This passage stood out:
The smaller indignities are numerous. At the end of every shift, Nicole watches large amounts of leftover food go into the compost – food she’s not allowed to take home.
If the food is uneaten, who cares if they take it home?
Economics is all about incentives, and incentives can lead to unintended consequences. Allowing employees to take home unused food creates an incentive to not have food consumed. The unintended consequence is that more food is produced than is consumed, hence food costs go up. This is similar to the ‘cobra effect‘ (although another version of the story uses rat tails).
From the comments:
We used to allow employees to take home any food left over at the end of the day. Worked great for about 4 months. Then the food cost started creeping up, then it nearly exploded. Seems that the late shift discovered that if they simply made a lot of food right before closing they could take it home so it wouldn’t be “wasted”. You know it has gotten bad when people are starting to argue about who gets to work the closing shift.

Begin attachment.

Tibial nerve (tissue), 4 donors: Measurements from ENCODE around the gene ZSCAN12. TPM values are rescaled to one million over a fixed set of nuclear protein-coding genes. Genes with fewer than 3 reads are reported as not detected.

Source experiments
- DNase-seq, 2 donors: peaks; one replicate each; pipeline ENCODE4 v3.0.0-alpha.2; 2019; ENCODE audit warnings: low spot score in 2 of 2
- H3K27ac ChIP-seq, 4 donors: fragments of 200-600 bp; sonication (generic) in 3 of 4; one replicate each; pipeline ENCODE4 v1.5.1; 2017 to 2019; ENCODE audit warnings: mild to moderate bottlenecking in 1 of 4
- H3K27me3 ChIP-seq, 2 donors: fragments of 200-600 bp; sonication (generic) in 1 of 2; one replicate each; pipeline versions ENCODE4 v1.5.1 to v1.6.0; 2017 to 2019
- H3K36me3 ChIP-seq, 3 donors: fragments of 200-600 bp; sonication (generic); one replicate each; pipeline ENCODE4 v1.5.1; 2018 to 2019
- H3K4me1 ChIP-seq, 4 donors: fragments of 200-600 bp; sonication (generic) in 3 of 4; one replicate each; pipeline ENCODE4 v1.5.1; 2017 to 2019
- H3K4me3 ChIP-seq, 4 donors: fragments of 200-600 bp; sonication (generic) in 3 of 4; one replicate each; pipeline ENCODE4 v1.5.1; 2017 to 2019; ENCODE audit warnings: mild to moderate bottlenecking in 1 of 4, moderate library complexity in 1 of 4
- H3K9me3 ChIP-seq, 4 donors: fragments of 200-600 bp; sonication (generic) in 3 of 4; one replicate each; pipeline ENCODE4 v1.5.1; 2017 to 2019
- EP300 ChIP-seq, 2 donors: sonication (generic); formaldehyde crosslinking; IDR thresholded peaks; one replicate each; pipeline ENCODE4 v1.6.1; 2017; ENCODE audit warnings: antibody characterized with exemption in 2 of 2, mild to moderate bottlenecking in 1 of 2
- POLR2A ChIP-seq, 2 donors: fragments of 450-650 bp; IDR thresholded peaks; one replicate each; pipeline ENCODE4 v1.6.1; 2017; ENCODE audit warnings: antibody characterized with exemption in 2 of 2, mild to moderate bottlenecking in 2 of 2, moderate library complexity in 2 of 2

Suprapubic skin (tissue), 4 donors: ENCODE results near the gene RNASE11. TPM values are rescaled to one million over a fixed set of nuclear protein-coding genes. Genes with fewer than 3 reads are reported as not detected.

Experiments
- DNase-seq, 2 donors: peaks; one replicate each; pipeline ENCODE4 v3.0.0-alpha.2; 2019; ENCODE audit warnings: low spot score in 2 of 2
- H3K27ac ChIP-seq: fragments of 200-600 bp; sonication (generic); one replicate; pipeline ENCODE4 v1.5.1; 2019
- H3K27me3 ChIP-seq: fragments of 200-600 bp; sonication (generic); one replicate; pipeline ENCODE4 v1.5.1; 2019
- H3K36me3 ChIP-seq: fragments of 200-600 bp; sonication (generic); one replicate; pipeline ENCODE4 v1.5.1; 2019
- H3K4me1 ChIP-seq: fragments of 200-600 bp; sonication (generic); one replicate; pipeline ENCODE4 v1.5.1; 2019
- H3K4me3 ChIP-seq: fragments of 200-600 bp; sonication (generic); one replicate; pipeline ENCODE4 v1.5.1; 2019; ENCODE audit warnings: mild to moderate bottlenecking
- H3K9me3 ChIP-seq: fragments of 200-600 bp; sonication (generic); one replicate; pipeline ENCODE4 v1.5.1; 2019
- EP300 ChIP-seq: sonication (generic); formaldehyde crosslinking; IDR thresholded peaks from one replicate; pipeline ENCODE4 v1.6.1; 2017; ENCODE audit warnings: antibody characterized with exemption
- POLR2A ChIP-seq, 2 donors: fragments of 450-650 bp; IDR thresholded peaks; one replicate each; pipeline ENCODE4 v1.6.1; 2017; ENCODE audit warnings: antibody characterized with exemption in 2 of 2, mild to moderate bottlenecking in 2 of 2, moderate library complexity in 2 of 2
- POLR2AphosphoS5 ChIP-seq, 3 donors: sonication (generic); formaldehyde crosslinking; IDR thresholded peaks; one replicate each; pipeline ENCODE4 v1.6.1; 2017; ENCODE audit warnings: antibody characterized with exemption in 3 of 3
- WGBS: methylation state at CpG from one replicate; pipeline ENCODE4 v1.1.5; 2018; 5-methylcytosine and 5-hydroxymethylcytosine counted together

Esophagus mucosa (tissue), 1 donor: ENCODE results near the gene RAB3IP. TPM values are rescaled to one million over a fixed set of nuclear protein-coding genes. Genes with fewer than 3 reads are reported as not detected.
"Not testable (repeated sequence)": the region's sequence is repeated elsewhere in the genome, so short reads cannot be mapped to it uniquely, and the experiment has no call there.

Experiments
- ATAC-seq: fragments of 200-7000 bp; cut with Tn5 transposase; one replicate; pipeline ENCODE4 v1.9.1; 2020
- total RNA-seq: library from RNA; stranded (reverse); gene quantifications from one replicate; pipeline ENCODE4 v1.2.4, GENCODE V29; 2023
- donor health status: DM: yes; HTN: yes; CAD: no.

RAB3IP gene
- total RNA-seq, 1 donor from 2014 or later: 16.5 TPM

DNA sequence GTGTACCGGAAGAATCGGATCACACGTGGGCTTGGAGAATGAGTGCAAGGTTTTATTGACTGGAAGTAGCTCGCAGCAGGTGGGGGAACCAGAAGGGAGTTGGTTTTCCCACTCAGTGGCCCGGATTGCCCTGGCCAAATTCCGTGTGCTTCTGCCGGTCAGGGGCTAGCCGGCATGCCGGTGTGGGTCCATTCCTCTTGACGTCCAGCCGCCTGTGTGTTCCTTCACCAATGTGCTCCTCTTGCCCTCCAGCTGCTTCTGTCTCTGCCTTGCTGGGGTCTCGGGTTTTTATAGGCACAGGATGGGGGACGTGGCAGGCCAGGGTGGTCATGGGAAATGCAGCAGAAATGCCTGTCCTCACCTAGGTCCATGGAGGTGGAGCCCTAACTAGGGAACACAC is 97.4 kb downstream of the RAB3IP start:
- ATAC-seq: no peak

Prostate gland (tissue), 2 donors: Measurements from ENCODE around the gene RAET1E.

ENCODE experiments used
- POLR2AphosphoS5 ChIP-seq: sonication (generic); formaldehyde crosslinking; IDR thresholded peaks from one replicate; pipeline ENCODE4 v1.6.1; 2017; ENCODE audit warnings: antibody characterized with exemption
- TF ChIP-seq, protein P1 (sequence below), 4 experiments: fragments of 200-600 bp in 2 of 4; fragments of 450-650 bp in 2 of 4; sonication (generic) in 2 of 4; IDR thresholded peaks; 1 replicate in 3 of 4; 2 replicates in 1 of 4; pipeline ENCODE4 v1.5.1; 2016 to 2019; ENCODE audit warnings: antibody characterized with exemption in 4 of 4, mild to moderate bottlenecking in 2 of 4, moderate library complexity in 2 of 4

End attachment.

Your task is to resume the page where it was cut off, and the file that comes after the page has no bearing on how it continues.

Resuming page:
Does everyone do this? No. Do enough people do it to force these sorts of rules to be put in place? Yes.
It’s counterintuitive how throwing away food saves money, but it does.